Dating from the earliest times in Latin America, alcohol has played a crucial social, economic, political, and cultural role. Often reserved for politico-religious leaders, alcohol was a conduit through which power flowed in many pre-contact indigenous societies; indigenous drinkways (production, commerce, and consumption habits) were associated with communal ritual events and social prestige. Introduced to the Americas by Europeans, distillation profoundly altered the potency of alcoholic drinks for people who were accustomed to fermentation. Even as the social and cultural practices of alcohol consumption changed over time, alcohol continued to have political and economic implications in the colonial and national periods in Latin America. Fearing that inebriation bred disorder and recognizing that moonshining undercut their own revenues, colonial and national governments alike sought to regulate, if not control, the production, sale, and consumption of alcohol. In nations as diverse as Mexico, Bolivia, Peru, and Guatemala, indigenous women came to play integral roles in the (oftentimes illicit) sale and production of alcohol. A cash nexus for moving labor and land and a crucial component of the economic system by which (often unscrupulous) labor brokers recruited workers, alcohol was a currency of local economies. As a commodity of local, national, and international significance, alcohol shaped the fate of nation-states. People’s class, ethnic, race, and gender identities all played into their access to alcohol. Although a person’s choice of libation could define their position, some of the more fascinating histories of alcohol are punctuated with women and men who used alcohol to disrupt social conventions. Through the consumption of alcohol, rituals and ceremonies created and reconstituted community both within and across ethnic groups. Imbibing could also divide people. Even while they sipped their cognacs and brandies, elites portrayed indigenous people, the poor, and other marginalized people getting drunk on moonshine to discount and denigrate them. Often associated with (particularly violent) crime, alcohol was seen as a vice by many and excoriated during temperance movements. Yet defendants across Latin America took advantage of judicial systems that considered alcohol a mitigating circumstance in many crimes. As 20th-century evangelical sects that preached abstinence as the route to wealth and marital bliss grew to unprecedented numbers, traditional healers and biomedical practitioners continued to tout alcohol’s medicinal value. In short, alcohol was a marker of social position and cultural identity, a crucial component in community and state building, and a commodity around which different cultural traditions, healing practices, and policing policies developed and evolved.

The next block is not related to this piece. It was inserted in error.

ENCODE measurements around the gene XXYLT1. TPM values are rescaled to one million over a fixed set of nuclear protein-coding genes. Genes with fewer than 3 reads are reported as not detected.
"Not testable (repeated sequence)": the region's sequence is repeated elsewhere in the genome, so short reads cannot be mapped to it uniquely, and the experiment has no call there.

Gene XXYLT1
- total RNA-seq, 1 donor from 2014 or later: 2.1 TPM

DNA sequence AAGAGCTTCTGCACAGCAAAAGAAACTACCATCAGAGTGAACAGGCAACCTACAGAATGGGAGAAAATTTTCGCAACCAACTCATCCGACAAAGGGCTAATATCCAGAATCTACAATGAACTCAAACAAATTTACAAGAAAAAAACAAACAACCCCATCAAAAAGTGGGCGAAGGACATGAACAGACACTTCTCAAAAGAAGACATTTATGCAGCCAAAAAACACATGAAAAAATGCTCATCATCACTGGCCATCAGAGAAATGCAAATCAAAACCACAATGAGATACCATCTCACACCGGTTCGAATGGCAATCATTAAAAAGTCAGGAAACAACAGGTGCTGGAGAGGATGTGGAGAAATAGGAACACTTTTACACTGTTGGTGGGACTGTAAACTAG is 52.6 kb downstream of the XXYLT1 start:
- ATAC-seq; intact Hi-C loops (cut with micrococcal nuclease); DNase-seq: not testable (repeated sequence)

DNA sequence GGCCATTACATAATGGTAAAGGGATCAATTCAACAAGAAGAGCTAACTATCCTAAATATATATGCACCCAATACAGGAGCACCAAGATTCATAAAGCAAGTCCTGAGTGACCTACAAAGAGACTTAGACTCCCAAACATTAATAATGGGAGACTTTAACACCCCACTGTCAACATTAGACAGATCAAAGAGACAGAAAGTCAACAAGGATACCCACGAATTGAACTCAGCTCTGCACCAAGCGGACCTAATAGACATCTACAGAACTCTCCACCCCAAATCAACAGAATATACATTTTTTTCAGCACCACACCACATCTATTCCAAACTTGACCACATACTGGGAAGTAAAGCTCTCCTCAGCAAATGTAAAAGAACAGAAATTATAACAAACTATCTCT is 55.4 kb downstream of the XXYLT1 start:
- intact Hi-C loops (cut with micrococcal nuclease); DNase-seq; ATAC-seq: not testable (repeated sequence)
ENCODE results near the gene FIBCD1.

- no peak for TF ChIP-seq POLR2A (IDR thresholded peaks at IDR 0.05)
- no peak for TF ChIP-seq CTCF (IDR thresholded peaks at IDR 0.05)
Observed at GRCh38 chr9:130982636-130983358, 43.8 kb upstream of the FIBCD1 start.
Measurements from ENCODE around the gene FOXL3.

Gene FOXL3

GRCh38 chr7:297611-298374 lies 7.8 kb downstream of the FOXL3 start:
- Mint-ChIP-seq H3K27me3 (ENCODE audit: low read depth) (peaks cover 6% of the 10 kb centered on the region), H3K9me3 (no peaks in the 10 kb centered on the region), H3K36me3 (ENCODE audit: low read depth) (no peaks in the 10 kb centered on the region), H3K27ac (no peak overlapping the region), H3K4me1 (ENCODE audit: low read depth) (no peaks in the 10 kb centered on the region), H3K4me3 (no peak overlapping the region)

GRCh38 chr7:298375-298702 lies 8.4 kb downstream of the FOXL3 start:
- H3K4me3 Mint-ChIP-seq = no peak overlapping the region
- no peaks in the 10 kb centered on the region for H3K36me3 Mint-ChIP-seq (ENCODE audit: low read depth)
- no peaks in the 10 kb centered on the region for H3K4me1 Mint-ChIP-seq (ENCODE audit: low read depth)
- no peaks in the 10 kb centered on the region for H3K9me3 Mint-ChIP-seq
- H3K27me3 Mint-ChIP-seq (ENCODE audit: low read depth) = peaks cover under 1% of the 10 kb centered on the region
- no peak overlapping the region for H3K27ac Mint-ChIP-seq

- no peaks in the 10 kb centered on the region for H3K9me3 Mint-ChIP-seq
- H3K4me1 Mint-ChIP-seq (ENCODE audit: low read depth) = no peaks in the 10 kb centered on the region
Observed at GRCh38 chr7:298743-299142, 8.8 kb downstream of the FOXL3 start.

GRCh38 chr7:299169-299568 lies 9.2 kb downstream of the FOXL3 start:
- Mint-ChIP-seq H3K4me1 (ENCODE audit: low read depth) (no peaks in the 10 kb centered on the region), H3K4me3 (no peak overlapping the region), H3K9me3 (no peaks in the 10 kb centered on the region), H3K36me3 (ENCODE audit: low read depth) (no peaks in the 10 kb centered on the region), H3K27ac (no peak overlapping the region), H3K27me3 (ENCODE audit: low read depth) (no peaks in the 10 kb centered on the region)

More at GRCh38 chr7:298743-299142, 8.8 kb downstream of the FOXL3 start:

David Carey Jr.
Matthias Röhrig Assunção
Capoeira is a martial art that developed from combat games enslaved Africans brought to Brazil. It is systematically documented since the beginning of the 19th century in Rio de Janeiro and later in other port cities. During the 19th century capoeira was increasingly practiced by the poor free people, black and of mixed ancestry, and also by white immigrants. Capoeira gangs controlled their territories against intruders and allied with political parties until the Republican purge of 1890. Capoeira survived best in Bahia, where it remained more associated with other forms of Afro-Brazilian culture and acquired many of its features still extant in present-day capoeira. From the 1930s onward, capoeira masters such as Bimba and Pastinha modernized capoeira, leading to the emergence of the Regional and Angola styles. Bahian capoeiristas migrated to Rio de Janeiro and São Paulo in search of better opportunities during the 1950–1970s. There they and their students developed what later became known as “Contemporary capoeira” (Capoeira Contemporânea) which is the most practiced style today. Capoeira was and is practiced in various ways: as a friendly game or as a fight, as a combat sport, or as an Afro-Brazilian cultural activity. Since the 1980s, capoeira has undergone a process of globalization and is now practiced in many countries around the world. Capoeira is the only martial art of the African Diaspora that is known and practiced worldwide. Writing on Capoeira has rapidly grown in a number of disciplines, leading to the constitution of its own interdisciplinary field of study.